Nurse stereotypes

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A young woman wearing her "sexy nurse" outfit displays the stereotype of sexualized female nurses.

A stereotype is a generalized idea or image about a particular person or thing that is often oversimplified and offensive.[1] Stereotypes are victim of prejudice when negative portrayals of a group are untrue of individual members.[clarification needed][2] Nursing has been stereotyped throughout the history of the profession. A common misconception[citation needed] is that all nurses are female; this has led to the stereotype of male nurses as effeminate.[3][4] These generalized ideas of the nursing profession have formed a skewed image of nurses in the media. The image of a nurse projected by the media is typically of a young white single female being over-sexualized as well as diminished intellectually; this idea is then portrayed in get-well cards, television shows and novels.[5] The over-sexualized nurse is commonly referred to as a naughty nurse and is shown as a sex symbol or nymphomaniac.[6][7] Along with these common stereotypes, studies have identified several other popular images used in media such as handmaiden, angel, torturer, homosexual male, alcoholic, buffoon and woman in white.[8] Common stereotypes of nursing and portrayal of these misconceptions have fueled a discussion on the effects they have on the profession, harmful or good.

Angel as a model nurse[edit]

The lady with the lamp — Miss Nightingale at Scutari in 1854 painted by Henrietta Rae

The image of a nurse as a ministering angel was promoted in the 19th century as a counter to the then image of a nurse as a dissolute drunk, exemplified by Dickens' Sarah Gamp. The model nurse in this image was moral, noble and religious, like a devout nun—chaste and abstemious—rather than an unpleasant witch. Her skills would be practical and her demeanour would be stoic and obedient. Florence Nightingale promoted this image because, at the time, the idea of having female nurses attending the British army fighting the Crimean war was controversial, being thought immoral and revolutionary.[9]

Harmful effects[edit]

The media has a strong influence on public views, shaping they way the public values and treats professions in healthcare.[10] In the book, "Saving Lives: Why the Media's Portrayal Nurses Puts Us All At Risk" the authors Sandy Summers and Harry Jacobs discuss the many ill effects of the common stereotypes and how those are presented in today's media.[11] The authors argue that offensive stereotypes such as handmaidens as well as sexual stereotypes leads media to overlook how important nurses are in healthcare, which generates a lack of respect. This disrespect and ignorance puts lives at risk because it hinders the job of the nurse, which in most cases is to save lives. The media projections of nurses can not only damage the respect from patient to nurse, or colleague to nurse, but can also impact the pride of the individual nurse. This could potentially lead a nurse to believe that they truly are working for a physician rather than with them, it could also discourage a nurse from standing their ground or demanding respect.[10]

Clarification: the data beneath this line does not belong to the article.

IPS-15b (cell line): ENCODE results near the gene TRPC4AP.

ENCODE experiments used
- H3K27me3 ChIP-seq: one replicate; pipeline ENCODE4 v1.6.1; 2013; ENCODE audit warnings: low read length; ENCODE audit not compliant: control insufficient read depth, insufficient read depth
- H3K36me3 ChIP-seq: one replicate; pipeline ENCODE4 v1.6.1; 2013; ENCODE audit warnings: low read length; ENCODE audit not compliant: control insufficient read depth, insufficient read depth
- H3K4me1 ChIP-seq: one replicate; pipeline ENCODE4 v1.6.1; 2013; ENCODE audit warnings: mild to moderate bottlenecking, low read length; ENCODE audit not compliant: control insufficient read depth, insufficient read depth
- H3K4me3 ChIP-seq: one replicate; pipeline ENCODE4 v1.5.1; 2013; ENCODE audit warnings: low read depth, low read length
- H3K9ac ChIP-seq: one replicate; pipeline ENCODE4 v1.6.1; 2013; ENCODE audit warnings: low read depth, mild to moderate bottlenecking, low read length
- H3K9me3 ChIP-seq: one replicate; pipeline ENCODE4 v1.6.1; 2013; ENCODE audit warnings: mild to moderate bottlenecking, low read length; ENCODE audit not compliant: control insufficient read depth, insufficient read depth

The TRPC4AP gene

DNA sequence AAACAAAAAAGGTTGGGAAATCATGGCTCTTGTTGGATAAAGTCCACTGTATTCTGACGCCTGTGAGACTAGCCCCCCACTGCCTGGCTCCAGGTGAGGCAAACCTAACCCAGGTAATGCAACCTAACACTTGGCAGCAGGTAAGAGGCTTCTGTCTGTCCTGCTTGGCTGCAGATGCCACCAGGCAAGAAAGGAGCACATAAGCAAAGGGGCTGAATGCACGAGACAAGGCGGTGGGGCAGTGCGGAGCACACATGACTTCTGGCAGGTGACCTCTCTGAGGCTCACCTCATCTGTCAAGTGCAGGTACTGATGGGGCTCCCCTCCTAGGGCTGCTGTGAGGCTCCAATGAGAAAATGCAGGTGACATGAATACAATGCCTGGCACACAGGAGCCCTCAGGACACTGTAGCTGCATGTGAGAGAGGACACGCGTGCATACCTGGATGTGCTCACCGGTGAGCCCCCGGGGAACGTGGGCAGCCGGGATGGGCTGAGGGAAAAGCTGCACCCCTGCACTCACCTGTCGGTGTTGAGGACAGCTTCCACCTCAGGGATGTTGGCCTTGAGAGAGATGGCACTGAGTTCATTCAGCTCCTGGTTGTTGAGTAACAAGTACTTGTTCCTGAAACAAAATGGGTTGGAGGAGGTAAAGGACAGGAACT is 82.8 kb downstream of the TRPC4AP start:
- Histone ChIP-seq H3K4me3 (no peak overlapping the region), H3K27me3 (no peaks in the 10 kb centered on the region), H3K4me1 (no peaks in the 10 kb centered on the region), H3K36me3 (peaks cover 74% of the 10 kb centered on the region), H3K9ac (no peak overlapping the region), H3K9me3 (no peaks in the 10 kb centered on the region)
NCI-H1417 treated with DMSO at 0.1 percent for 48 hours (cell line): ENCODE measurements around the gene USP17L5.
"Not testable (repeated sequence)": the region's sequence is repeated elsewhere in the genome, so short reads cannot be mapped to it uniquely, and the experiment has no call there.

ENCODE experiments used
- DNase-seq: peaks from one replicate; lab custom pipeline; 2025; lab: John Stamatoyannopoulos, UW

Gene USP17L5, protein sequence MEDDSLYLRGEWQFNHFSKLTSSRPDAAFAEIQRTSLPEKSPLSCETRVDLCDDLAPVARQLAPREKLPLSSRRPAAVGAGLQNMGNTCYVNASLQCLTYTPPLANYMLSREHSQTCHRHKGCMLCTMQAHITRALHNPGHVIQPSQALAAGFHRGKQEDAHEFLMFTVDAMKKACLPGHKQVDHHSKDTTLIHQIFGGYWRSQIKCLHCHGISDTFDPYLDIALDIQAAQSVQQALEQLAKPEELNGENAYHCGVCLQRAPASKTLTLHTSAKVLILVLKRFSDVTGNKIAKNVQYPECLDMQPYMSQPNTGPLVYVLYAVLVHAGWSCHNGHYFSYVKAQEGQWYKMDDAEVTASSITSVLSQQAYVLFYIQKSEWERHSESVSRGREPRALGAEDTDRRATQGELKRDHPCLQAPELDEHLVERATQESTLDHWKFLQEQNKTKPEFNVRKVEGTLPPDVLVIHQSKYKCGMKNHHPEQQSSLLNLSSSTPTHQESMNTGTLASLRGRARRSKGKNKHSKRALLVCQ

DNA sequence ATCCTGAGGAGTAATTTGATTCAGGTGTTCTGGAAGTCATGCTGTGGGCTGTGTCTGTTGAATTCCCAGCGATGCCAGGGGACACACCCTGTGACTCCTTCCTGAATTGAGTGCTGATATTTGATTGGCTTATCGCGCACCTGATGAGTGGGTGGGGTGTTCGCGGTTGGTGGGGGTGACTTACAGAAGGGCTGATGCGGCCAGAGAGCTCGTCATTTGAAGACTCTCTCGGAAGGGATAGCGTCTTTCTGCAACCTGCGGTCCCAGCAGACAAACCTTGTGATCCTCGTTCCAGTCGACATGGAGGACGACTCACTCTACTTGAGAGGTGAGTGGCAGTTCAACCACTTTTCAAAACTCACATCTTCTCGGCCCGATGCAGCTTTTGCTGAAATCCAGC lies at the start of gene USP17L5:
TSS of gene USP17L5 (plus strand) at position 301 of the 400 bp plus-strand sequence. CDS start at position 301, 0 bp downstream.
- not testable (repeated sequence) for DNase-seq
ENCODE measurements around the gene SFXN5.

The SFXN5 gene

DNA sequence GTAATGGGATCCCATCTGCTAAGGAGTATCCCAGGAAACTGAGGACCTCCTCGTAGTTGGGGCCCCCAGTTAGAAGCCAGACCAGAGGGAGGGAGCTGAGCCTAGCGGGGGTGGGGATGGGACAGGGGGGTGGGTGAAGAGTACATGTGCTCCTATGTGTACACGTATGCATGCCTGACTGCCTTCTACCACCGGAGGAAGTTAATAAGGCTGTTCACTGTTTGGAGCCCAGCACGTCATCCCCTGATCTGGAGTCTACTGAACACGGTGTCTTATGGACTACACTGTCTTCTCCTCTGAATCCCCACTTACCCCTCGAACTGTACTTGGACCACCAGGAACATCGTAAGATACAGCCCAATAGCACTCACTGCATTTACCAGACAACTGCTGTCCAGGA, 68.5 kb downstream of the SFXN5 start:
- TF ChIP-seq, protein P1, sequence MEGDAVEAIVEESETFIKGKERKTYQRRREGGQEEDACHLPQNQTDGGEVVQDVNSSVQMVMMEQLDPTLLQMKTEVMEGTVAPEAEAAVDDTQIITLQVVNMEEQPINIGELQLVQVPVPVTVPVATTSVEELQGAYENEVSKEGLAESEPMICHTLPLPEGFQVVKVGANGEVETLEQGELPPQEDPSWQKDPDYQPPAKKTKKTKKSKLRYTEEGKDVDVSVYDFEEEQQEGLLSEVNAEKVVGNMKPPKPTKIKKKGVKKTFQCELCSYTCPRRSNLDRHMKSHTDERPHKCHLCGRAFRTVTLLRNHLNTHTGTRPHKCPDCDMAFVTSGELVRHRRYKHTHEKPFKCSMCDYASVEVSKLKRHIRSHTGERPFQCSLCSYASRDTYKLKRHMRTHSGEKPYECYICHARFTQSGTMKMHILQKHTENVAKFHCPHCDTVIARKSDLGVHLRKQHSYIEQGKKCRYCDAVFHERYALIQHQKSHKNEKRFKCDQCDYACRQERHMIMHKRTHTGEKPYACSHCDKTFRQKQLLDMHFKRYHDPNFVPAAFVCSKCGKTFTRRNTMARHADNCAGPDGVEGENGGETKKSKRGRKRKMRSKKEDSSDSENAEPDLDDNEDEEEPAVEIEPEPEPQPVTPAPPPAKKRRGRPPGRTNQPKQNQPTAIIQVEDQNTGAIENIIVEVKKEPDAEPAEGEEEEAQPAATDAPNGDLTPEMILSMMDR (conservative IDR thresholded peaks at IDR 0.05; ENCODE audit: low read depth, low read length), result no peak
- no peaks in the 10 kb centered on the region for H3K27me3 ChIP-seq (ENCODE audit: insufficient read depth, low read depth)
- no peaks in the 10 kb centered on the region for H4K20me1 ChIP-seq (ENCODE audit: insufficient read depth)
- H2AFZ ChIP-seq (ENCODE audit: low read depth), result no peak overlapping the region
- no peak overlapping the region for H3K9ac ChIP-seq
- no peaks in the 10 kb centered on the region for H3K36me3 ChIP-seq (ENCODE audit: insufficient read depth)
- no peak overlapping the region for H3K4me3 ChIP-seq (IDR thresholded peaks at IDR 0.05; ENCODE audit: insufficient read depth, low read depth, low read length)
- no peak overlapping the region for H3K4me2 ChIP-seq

See also[edit]

References[edit]

  1. ^ "Stereotype: Define Stereotype at Dictionary.com". Dictionary.com. Random House, Inc. Retrieved April 5, 2016. 
  2. ^ Ferns, Terry; Chojnacka, Irena (2005). "Nursing stereotypes: Angels, swingers, matrons and sinners" (PDF). British Journal of Nursing. doi:10.12968/bjon.2005.14.19.19947. Retrieved April 6, 2016. 
  3. ^ Christine L. Williams (1991), "Masculinity in Nursing", Gender differences at work: women and men in nontraditional occupations, University of California Press, p. 107, ISBN 978-0-520-07425-5 
  4. ^ T. G. Mashaba, Hilla Brink (1994), Nursing education: an international perspective, p. 322, ISBN 978-0-7021-2620-8, ...nurses are stereotyped as females ... stereotypes of nursing still have a hold on society 
  5. ^ Janice Rider Ellis, Celia Love Hartley (2004), Nursing in today's world, p. 164, ISBN 978-0-7817-4108-8 
  6. ^ Philip Darbyshire (2009), "Heroines, hookers and harridans: exploring popular images and representations of nurses and nursing", Contexts of Nursing, pp. 51–64, ISBN 978-0-7295-3925-8 
  7. ^ Kay Kittrell Chitty (2005), "Influence of the Media on Nursing's Image", Professional nursing, p. 79, ISBN 978-0-7216-0695-8 
  8. ^ Philip Darbyshire, Suzanne Gordon (2005), "Exploring Popular Images and Representations of Nurses and Nursing", Professional Nursing, Springer Publishing Company, pp. 69–92, ISBN 0-8261-2554-9 
  9. ^ Mary Chiarella (2002), "The nurse as a ministering angel", The legal and professional status of nursing, Elsevier Health Sciences, pp. 39–55, ISBN 978-0-443-07191-1 
  10. ^ a b Summers, Sandy; Jacobs, Harry (May 4, 2010). Saving Lives: Why the Media's Portrayal Nurses Puts Us All At Risk. Oxford University Press. pp. 118–254. ISBN 9781607146605. 
  11. ^ Brown, Theresa (July 1, 2009). "Why Nurse Stereotypes Are Bad For Healthy". Well Blogs. The New York Times. Retrieved March 28, 2016. 

Further reading[edit]

  • Catherine Judd (1998), Bedside Seductions: Nursing and the Victorian Imagination, 1830–1880, Palgrave Macmillan, ISBN 978-0-312-17705-8 
  • Sandy and Harry Jacobs Summers (2015), Saving Lives: Why the Media's Portrayal of Nursing Puts Us All at Risk, Oxford University Press, ISBN 9780199337064  9780199337064